Second: ECM’s mission, as a Christian mission, and in particular as an Episcopal mission, is incarnational, i.e., it seeks to flesh out concrete measures of the goodness and grace that God intends for all humanity.  This means that we need to discern what is within our reach to do in our time in order to make human life more human in our context.  Facts matter: data matter; sociological, economic, and political analyses do matter.

Third:  Since its reorganization in the 1960s under the leadership of the Rt. Rev. John Burgess, former ECM Superintended and Diocesan Bishop, the Episcopal City Mission has moved away from its previous orientation toward charity work and has re-focused its mission on social structural change.  In the 1960s this focus was an expression of the theology of the social gospel.  With the emergence of Latin American, Black, and Feminist theologies of liberation in the 1970s and 1980s, ECM adopted strategies consistent with those movements, especially in the area of grass roots organizing and solidarity with the poor and oppressed.  Another result of the liberation movements was greater awareness and intentional affirmation of diversity in the life of ECM. (The framing our mission in terms of the needs of the “urban poor and oppressed” is an intentional embrace of the language of the “preferential option for the poor” articulated by Liberation Theology.)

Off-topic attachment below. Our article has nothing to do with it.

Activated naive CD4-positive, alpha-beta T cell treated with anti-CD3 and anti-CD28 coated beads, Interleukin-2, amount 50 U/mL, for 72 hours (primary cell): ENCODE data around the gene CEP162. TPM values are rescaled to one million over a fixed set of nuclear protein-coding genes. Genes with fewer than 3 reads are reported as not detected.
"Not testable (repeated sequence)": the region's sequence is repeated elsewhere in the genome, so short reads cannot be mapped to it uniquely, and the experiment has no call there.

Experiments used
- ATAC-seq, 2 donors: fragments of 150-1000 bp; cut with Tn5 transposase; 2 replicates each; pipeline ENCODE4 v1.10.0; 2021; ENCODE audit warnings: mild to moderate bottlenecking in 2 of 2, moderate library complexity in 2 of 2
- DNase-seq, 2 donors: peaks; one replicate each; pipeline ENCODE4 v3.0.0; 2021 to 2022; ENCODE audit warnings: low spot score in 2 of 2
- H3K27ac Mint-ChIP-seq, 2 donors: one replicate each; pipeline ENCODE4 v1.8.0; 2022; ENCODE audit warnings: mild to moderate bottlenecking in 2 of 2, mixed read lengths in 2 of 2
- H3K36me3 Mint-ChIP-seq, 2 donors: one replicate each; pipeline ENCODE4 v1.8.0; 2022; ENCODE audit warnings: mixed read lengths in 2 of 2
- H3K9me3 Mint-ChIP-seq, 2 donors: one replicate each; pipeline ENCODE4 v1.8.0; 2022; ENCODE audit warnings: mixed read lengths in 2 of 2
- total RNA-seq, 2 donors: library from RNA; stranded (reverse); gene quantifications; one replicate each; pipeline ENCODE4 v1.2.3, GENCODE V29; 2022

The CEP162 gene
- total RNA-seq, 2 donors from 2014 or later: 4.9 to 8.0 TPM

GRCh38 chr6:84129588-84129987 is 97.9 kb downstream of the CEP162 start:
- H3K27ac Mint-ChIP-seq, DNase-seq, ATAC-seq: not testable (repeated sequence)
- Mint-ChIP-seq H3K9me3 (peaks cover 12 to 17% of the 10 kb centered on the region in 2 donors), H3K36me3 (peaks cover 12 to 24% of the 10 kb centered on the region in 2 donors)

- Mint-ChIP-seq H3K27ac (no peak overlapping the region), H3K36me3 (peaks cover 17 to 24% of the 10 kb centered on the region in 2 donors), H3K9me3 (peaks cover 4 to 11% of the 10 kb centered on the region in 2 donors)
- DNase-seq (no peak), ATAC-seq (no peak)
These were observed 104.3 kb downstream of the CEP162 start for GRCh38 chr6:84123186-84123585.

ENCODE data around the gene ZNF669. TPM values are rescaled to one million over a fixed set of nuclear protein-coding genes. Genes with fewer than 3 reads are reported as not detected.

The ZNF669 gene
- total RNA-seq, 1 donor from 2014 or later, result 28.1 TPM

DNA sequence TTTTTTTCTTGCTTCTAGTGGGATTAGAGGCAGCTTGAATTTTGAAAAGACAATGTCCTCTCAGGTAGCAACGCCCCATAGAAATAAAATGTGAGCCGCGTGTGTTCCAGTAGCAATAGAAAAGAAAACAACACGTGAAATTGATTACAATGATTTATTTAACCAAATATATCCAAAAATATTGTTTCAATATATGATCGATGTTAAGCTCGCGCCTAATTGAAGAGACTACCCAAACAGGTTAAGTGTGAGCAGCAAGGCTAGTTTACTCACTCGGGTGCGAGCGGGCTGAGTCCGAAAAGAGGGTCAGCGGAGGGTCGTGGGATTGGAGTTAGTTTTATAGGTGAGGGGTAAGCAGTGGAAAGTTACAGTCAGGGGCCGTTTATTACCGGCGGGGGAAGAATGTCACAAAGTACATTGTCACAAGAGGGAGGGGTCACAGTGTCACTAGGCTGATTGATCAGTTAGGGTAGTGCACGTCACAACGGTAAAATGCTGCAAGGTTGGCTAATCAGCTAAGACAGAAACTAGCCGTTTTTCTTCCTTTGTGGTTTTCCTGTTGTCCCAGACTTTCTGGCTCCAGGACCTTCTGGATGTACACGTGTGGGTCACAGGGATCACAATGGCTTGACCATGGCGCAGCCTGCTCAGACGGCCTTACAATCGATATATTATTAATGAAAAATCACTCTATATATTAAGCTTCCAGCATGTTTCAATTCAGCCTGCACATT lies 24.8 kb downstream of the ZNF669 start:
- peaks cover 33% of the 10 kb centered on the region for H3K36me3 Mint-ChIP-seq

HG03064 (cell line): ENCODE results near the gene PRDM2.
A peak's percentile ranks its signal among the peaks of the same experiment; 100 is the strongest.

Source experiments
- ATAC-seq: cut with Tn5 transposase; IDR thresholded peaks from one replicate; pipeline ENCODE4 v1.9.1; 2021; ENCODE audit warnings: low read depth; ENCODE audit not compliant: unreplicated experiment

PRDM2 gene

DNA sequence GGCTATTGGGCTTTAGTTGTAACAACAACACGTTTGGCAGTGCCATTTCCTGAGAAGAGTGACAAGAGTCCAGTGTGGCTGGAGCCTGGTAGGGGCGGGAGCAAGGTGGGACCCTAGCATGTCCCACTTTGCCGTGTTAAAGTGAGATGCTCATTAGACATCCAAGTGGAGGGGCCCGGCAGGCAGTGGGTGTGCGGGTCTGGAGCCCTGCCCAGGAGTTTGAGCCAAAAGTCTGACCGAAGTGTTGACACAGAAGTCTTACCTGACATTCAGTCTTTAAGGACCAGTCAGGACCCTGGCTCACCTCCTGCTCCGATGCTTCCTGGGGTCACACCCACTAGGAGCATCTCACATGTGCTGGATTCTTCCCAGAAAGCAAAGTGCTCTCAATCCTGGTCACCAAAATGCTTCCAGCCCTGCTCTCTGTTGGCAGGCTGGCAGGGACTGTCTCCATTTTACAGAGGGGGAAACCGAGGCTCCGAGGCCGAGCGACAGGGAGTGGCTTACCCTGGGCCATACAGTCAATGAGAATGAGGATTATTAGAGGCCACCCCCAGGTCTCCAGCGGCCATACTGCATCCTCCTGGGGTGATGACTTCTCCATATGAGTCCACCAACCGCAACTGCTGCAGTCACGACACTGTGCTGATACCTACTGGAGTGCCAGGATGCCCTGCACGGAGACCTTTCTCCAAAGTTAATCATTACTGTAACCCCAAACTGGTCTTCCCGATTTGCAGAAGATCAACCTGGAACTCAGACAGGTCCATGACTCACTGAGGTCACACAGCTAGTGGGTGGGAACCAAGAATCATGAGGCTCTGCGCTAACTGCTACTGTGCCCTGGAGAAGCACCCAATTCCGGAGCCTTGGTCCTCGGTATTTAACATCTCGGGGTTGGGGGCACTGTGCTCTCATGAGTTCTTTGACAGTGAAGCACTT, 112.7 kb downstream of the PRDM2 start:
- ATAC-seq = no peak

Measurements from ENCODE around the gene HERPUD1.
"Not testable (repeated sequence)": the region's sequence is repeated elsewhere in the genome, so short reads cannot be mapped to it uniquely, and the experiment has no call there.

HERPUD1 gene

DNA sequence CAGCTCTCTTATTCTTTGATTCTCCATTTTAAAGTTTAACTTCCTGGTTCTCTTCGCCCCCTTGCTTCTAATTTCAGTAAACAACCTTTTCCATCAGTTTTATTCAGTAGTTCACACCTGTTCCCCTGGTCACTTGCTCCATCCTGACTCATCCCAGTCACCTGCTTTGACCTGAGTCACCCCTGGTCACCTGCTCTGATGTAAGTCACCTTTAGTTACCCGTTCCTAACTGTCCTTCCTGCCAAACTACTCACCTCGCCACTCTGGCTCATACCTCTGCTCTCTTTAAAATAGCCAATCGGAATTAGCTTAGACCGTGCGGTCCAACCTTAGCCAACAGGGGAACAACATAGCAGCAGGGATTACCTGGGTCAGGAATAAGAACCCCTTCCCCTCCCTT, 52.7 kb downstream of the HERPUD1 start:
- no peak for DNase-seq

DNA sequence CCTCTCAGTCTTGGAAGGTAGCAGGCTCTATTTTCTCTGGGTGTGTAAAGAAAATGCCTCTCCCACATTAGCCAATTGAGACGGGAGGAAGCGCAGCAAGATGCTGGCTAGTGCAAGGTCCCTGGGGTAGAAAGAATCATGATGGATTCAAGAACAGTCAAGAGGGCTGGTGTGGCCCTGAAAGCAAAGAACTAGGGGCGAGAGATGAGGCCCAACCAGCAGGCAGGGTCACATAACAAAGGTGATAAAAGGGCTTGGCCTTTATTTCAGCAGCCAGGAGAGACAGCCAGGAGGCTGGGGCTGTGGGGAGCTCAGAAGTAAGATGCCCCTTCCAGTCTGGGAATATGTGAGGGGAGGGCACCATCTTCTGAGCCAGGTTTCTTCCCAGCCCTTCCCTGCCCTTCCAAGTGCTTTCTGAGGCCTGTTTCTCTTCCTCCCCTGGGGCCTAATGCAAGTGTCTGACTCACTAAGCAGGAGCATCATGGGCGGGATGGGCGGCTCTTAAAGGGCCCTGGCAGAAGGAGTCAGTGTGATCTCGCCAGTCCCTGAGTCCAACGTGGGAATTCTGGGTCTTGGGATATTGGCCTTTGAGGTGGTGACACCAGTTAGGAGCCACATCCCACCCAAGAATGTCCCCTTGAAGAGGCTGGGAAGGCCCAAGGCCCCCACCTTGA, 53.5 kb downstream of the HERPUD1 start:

First: A major mark of the transition from the social gospel to liberation theology was a shift from the assumption that the church(es) can tell the world what is good and right (the basic premise of the social gospel movement) to a more modest approach that includes the acknowledgement (the confession) that the church — in general — has been equally guilty of perpetuating social injustice.  Liberation theologians called the churches to exercise both, criticism ad extra (i.e., a critical reflection on the ills of the world) and criticism ad intra (i.e., a critical reflection on the role(s) that churches play in the ills of society — or self-criticism).  One concrete manifestation of this dual critical reflection was the conviction that it is those who have been the victims of church and society that need to redefine the agendas of social transformation.  In Latin America this took place through the base ecclesial communities…  In the US the civil rights movement was supported (and led) by some church leaders but most progressive organizing happened outside the churches — especially outside the white churches.  ECM was not an exception.  In the 1980s, Joe Pelham and the ECM board found more space to work with secular grass roots organizations than within most churches.  ECM’s institutional and legal structure, however, remained untouched and ECM continued to belong to the parishes of this diocese.  So, even though, in the 1990s, the word “Christian” was dropped from ECM’s mission statement, the statement still affirmed that ECM works through “parishes, community organizations and individuals.”  That connection to parishes needs to be reactivated if ECM is to have integrity in the fulfillment of this mission statement.